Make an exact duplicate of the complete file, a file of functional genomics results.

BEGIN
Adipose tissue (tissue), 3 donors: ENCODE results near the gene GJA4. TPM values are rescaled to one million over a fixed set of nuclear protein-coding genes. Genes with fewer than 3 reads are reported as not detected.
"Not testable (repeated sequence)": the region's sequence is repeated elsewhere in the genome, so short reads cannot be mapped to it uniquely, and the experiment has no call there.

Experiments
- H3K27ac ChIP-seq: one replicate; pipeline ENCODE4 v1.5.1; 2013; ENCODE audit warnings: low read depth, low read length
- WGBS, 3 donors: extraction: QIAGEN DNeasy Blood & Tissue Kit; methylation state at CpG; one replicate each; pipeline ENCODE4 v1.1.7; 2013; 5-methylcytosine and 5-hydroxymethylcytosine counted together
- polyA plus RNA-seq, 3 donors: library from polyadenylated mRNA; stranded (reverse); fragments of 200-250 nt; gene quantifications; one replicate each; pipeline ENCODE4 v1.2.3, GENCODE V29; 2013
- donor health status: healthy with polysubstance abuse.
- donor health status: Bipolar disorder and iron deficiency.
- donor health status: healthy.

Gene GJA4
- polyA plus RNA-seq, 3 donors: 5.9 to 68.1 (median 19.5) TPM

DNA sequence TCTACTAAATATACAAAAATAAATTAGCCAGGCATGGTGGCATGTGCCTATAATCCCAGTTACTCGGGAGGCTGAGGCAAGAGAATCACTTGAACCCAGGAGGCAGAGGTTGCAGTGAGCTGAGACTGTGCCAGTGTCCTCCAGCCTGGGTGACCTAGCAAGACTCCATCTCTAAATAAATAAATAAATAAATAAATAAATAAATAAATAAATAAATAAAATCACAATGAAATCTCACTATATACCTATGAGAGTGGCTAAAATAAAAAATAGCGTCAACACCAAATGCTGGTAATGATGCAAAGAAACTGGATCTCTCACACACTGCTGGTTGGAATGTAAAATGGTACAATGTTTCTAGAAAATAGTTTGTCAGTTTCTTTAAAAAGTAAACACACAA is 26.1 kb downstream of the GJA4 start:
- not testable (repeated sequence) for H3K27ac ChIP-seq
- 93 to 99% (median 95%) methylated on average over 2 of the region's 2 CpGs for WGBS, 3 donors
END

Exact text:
Adipose tissue (tissue), 3 donors: ENCODE results near the gene GJA4. TPM values are rescaled to one million over a fixed set of nuclear protein-coding genes. Genes with fewer than 3 reads are reported as not detected.
"Not testable (repeated sequence)": the region's sequence is repeated elsewhere in the genome, so short reads cannot be mapped to it uniquely, and the experiment has no call there.

Experiments
- H3K27ac ChIP-seq: one replicate; pipeline ENCODE4 v1.5.1; 2013; ENCODE audit warnings: low read depth, low read length
- WGBS, 3 donors: extraction: QIAGEN DNeasy Blood & Tissue Kit; methylation state at CpG; one replicate each; pipeline ENCODE4 v1.1.7; 2013; 5-methylcytosine and 5-hydroxymethylcytosine counted together
- polyA plus RNA-seq, 3 donors: library from polyadenylated mRNA; stranded (reverse); fragments of 200-250 nt; gene quantifications; one replicate each; pipeline ENCODE4 v1.2.3, GENCODE V29; 2013
- donor health status: healthy with polysubstance abuse.
- donor health status: Bipolar disorder and iron deficiency.
- donor health status: healthy.

Gene GJA4
- polyA plus RNA-seq, 3 donors: 5.9 to 68.1 (median 19.5) TPM

DNA sequence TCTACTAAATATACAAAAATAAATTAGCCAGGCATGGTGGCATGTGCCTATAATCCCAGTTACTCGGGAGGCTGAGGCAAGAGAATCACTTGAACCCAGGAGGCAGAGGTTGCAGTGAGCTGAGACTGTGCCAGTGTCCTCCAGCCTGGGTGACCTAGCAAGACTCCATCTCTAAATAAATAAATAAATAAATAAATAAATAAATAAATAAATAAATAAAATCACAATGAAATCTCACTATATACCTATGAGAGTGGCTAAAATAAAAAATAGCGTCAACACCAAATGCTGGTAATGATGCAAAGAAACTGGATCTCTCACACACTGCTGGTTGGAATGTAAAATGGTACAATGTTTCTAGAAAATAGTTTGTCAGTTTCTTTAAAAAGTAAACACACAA is 26.1 kb downstream of the GJA4 start:
- not testable (repeated sequence) for H3K27ac ChIP-seq
- 93 to 99% (median 95%) methylated on average over 2 of the region's 2 CpGs for WGBS, 3 donors